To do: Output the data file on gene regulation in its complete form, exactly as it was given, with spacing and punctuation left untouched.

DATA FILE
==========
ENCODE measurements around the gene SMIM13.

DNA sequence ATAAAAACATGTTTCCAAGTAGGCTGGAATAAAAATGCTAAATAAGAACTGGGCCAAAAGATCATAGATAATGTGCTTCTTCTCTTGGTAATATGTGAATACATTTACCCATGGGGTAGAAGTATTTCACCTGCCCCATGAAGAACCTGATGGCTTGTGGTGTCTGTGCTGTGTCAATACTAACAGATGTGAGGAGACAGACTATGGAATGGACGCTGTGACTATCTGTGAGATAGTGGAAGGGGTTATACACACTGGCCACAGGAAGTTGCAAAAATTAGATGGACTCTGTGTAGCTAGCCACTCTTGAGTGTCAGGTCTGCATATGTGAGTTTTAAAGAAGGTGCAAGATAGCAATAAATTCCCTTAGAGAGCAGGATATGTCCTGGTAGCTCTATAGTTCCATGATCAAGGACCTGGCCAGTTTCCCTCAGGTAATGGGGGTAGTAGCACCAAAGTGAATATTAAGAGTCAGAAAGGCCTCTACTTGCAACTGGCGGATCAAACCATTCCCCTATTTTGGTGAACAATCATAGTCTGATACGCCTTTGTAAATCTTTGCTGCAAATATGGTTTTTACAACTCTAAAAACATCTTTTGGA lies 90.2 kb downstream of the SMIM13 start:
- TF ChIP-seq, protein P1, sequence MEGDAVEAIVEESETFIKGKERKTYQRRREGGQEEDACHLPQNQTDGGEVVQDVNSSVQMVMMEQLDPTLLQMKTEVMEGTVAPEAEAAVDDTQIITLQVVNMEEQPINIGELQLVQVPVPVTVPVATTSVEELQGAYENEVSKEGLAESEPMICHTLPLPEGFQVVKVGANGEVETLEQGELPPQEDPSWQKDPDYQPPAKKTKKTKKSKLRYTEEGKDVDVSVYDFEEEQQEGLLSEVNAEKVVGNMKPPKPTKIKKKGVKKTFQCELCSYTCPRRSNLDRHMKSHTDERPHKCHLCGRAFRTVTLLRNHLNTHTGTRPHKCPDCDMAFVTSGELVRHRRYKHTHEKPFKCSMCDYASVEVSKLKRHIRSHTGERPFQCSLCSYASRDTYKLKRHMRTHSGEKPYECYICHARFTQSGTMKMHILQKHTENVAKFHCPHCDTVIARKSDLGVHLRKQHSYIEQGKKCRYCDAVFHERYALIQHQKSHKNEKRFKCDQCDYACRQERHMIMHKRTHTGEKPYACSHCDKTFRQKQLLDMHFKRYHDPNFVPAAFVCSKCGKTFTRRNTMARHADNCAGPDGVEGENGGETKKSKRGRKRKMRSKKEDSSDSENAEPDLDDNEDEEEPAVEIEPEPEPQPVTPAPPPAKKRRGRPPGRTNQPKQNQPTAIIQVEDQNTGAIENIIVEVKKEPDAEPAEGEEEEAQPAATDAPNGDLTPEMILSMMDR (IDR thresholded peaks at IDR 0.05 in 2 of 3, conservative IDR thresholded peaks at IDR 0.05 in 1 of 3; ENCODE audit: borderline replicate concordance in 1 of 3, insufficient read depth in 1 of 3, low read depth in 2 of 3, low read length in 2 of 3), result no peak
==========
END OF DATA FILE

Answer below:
ENCODE measurements around the gene SMIM13.

DNA sequence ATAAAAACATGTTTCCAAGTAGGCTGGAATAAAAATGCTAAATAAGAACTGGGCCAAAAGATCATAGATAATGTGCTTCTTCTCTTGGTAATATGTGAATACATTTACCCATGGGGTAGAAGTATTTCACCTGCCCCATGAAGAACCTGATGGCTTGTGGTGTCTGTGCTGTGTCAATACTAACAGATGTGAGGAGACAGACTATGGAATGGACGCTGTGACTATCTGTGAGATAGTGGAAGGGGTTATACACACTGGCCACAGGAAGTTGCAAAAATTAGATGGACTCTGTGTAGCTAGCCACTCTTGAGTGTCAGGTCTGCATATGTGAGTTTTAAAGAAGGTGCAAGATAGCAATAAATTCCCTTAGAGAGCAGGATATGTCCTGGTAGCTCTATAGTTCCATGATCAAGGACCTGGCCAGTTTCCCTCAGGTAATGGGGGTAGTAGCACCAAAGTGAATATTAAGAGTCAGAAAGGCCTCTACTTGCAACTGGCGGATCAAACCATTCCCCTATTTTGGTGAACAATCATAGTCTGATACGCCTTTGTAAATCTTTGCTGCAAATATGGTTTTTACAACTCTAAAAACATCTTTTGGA lies 90.2 kb downstream of the SMIM13 start:
- TF ChIP-seq, protein P1, sequence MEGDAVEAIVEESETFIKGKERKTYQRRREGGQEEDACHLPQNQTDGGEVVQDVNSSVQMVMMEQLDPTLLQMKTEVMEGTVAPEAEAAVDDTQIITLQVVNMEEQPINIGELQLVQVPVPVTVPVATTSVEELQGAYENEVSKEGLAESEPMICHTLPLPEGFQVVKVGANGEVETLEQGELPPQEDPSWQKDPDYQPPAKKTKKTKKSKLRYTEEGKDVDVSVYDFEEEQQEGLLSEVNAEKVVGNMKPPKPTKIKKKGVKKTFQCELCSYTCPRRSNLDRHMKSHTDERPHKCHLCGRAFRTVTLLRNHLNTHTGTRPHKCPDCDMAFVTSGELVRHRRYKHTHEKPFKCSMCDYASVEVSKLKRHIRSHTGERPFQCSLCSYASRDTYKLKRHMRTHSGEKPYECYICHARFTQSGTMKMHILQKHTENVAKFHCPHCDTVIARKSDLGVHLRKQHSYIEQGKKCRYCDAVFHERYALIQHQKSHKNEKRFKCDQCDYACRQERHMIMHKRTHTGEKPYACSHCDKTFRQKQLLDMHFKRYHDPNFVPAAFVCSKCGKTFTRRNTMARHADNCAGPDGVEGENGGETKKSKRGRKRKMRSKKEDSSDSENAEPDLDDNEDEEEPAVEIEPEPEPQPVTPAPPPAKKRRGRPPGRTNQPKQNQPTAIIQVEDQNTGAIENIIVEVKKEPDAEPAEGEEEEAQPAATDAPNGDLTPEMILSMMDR (IDR thresholded peaks at IDR 0.05 in 2 of 3, conservative IDR thresholded peaks at IDR 0.05 in 1 of 3; ENCODE audit: borderline replicate concordance in 1 of 3, insufficient read depth in 1 of 3, low read depth in 2 of 3, low read length in 2 of 3), result no peak